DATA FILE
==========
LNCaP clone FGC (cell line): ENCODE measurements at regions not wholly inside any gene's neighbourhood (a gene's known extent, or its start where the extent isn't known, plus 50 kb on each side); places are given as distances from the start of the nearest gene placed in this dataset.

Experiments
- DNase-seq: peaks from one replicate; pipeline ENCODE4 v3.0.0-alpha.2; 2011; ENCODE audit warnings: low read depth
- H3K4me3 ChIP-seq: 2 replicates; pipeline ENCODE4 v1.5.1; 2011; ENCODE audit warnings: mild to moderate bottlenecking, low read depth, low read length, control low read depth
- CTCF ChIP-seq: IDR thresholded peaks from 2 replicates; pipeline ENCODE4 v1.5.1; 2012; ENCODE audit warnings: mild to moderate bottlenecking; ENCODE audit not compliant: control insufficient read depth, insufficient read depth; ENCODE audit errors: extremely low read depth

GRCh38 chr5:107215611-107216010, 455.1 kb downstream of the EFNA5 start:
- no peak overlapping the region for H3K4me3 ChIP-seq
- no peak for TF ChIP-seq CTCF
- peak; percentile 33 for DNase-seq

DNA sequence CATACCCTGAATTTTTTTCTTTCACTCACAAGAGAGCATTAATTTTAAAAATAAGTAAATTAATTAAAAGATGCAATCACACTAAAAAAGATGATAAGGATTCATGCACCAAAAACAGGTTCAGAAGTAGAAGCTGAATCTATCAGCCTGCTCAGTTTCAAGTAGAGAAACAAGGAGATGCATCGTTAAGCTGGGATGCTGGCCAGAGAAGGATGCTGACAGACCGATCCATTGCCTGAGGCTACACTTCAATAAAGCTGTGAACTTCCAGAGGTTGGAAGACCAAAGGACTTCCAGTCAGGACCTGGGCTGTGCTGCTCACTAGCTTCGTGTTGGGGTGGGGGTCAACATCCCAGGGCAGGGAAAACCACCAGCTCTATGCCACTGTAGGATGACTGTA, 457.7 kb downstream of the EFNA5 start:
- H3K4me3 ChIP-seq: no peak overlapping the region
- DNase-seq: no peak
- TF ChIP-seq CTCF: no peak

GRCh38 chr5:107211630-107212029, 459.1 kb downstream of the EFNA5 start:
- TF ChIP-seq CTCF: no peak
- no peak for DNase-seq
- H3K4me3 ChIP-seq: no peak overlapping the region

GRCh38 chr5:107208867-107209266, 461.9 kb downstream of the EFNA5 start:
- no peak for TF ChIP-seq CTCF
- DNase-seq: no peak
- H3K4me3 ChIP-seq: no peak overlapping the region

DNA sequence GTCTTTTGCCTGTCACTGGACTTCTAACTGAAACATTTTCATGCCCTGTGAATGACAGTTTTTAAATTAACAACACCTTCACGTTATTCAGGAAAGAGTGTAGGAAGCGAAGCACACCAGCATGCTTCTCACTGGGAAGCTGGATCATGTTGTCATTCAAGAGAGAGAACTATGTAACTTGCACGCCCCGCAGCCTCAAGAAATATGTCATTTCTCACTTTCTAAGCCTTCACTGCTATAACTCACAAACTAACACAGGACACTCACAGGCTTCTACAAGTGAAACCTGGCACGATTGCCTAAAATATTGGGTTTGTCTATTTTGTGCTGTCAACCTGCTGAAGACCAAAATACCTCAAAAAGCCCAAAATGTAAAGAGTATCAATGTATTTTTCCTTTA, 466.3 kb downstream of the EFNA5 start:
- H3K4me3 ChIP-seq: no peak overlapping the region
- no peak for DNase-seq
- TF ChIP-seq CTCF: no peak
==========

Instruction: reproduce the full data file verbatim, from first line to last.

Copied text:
LNCaP clone FGC (cell line): ENCODE measurements at regions not wholly inside any gene's neighbourhood (a gene's known extent, or its start where the extent isn't known, plus 50 kb on each side); places are given as distances from the start of the nearest gene placed in this dataset.

Experiments
- DNase-seq: peaks from one replicate; pipeline ENCODE4 v3.0.0-alpha.2; 2011; ENCODE audit warnings: low read depth
- H3K4me3 ChIP-seq: 2 replicates; pipeline ENCODE4 v1.5.1; 2011; ENCODE audit warnings: mild to moderate bottlenecking, low read depth, low read length, control low read depth
- CTCF ChIP-seq: IDR thresholded peaks from 2 replicates; pipeline ENCODE4 v1.5.1; 2012; ENCODE audit warnings: mild to moderate bottlenecking; ENCODE audit not compliant: control insufficient read depth, insufficient read depth; ENCODE audit errors: extremely low read depth

GRCh38 chr5:107215611-107216010, 455.1 kb downstream of the EFNA5 start:
- no peak overlapping the region for H3K4me3 ChIP-seq
- no peak for TF ChIP-seq CTCF
- peak; percentile 33 for DNase-seq

DNA sequence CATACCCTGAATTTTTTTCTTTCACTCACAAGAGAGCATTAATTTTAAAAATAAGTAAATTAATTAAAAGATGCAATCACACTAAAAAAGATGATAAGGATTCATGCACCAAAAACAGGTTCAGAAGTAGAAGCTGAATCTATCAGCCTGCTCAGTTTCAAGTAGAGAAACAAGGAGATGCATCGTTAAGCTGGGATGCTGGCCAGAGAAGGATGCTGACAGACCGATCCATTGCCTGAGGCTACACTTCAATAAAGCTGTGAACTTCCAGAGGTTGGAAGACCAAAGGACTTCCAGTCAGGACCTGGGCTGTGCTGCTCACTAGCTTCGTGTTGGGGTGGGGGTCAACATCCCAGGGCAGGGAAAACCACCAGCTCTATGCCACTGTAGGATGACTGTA, 457.7 kb downstream of the EFNA5 start:
- H3K4me3 ChIP-seq: no peak overlapping the region
- DNase-seq: no peak
- TF ChIP-seq CTCF: no peak

GRCh38 chr5:107211630-107212029, 459.1 kb downstream of the EFNA5 start:
- TF ChIP-seq CTCF: no peak
- no peak for DNase-seq
- H3K4me3 ChIP-seq: no peak overlapping the region

GRCh38 chr5:107208867-107209266, 461.9 kb downstream of the EFNA5 start:
- no peak for TF ChIP-seq CTCF
- DNase-seq: no peak
- H3K4me3 ChIP-seq: no peak overlapping the region

DNA sequence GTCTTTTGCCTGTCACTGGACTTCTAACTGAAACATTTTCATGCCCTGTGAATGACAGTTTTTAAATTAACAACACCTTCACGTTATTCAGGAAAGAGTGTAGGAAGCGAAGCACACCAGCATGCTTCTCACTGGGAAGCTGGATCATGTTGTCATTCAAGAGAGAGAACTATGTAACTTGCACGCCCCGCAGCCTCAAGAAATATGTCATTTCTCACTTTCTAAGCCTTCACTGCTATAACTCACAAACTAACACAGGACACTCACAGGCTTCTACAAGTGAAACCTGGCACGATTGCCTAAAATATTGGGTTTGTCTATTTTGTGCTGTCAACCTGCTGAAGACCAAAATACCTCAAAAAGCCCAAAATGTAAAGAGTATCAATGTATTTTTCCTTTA, 466.3 kb downstream of the EFNA5 start:
- H3K4me3 ChIP-seq: no peak overlapping the region
- no peak for DNase-seq
- TF ChIP-seq CTCF: no peak